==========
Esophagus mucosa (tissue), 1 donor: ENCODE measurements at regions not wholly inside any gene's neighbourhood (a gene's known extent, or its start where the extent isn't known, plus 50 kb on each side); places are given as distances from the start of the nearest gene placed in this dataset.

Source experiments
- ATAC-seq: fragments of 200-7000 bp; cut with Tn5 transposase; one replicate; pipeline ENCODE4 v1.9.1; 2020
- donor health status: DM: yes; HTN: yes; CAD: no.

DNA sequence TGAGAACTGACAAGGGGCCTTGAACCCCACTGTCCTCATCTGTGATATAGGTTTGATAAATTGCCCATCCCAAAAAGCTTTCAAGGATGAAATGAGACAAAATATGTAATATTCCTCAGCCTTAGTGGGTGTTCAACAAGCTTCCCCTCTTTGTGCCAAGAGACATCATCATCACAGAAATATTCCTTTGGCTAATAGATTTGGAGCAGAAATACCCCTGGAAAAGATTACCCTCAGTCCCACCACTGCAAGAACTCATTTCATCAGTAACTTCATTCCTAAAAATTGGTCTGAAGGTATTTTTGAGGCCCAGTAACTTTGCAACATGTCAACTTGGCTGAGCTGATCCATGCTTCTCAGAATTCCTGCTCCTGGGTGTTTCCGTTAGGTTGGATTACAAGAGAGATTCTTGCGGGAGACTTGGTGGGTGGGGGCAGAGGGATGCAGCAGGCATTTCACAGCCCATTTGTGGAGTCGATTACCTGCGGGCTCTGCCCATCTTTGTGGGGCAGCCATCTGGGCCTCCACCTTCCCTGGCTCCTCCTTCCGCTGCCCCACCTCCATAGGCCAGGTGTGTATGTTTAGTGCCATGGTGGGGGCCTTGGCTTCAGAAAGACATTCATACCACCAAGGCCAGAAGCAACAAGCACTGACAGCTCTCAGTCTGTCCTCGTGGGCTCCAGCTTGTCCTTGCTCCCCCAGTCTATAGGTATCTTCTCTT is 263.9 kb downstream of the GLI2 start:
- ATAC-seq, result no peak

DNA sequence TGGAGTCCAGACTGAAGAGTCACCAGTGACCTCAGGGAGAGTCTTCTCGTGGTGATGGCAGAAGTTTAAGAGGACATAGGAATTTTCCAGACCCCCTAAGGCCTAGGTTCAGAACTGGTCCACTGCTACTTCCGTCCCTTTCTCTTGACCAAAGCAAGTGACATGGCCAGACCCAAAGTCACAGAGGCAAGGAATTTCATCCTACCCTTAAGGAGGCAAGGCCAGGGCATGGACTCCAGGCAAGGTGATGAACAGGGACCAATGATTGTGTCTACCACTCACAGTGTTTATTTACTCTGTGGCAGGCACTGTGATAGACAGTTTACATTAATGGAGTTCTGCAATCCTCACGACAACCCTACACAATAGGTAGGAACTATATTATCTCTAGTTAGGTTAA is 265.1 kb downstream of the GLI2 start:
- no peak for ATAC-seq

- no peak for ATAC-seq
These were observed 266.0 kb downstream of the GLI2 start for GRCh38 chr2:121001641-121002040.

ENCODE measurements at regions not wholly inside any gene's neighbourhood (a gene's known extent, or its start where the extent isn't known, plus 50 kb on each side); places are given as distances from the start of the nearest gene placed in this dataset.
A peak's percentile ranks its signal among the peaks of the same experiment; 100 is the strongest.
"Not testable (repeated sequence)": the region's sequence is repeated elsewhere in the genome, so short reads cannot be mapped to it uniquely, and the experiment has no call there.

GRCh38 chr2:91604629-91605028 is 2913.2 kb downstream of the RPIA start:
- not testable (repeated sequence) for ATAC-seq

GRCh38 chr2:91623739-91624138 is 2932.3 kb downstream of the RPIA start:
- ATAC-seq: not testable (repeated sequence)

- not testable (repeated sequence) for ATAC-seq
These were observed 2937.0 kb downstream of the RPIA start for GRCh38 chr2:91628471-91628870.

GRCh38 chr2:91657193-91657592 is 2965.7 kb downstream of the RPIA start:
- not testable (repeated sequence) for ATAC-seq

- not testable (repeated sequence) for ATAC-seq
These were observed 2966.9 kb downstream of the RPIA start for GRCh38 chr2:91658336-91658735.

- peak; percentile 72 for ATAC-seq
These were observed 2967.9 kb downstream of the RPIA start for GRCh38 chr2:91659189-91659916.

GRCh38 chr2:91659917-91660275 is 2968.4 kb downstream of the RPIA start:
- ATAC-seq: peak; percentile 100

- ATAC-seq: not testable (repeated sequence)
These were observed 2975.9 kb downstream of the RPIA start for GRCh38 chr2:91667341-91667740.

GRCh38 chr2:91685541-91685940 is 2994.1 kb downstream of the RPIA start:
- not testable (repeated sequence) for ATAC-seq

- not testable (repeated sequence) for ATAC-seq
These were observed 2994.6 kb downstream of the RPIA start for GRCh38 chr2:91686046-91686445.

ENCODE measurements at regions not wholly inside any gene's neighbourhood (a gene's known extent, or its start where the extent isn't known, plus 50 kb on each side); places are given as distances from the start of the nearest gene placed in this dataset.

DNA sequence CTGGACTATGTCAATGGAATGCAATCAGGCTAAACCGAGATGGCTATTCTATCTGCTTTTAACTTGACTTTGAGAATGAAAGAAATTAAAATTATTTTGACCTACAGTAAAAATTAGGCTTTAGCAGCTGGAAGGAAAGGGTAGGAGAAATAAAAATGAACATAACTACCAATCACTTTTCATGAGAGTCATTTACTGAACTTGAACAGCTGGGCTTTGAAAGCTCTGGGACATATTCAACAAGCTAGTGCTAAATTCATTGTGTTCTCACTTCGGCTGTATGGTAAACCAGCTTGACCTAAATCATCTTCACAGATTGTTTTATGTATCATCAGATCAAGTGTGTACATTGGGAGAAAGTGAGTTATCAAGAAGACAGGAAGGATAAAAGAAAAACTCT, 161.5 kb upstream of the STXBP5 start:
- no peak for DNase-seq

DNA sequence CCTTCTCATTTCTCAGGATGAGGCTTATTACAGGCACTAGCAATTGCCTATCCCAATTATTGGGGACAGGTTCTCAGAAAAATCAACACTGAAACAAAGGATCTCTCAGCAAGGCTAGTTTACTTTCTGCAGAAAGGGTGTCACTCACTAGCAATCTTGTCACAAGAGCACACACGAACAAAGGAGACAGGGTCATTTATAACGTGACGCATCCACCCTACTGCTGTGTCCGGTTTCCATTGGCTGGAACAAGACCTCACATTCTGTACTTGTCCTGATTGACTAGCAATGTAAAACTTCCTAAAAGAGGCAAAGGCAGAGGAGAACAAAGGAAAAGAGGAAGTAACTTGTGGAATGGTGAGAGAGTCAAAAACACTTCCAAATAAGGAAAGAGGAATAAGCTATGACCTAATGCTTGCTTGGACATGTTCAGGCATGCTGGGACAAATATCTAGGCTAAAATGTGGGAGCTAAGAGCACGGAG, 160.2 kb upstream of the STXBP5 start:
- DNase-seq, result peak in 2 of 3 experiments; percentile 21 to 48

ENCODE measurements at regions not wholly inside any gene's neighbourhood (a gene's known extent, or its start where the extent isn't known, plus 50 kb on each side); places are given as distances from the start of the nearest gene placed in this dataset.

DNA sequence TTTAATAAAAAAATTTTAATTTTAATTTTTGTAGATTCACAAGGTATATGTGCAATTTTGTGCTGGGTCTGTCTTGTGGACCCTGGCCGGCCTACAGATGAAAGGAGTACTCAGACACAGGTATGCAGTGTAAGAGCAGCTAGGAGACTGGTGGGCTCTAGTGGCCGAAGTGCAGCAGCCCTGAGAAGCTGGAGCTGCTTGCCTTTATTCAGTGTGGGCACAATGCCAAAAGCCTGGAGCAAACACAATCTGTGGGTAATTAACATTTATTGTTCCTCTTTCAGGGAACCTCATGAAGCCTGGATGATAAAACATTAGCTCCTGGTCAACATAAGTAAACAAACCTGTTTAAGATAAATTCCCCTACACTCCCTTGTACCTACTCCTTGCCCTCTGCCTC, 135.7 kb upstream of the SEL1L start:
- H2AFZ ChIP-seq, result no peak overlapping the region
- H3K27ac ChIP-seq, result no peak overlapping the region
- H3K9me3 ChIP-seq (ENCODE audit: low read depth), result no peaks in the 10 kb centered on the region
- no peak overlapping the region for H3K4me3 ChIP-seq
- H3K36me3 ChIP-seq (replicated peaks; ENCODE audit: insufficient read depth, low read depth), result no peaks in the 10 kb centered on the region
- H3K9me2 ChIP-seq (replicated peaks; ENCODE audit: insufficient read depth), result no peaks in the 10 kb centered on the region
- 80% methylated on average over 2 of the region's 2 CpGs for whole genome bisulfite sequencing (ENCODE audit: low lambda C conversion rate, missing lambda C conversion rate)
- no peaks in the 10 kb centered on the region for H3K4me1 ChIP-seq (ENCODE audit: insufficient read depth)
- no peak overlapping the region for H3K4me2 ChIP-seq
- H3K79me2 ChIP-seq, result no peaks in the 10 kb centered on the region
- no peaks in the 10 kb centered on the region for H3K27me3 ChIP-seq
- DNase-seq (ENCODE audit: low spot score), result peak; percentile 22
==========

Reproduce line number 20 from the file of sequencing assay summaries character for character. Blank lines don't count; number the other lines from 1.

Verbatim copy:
GRCh38 chr2:91657193-91657592 is 2965.7 kb downstream of the RPIA start: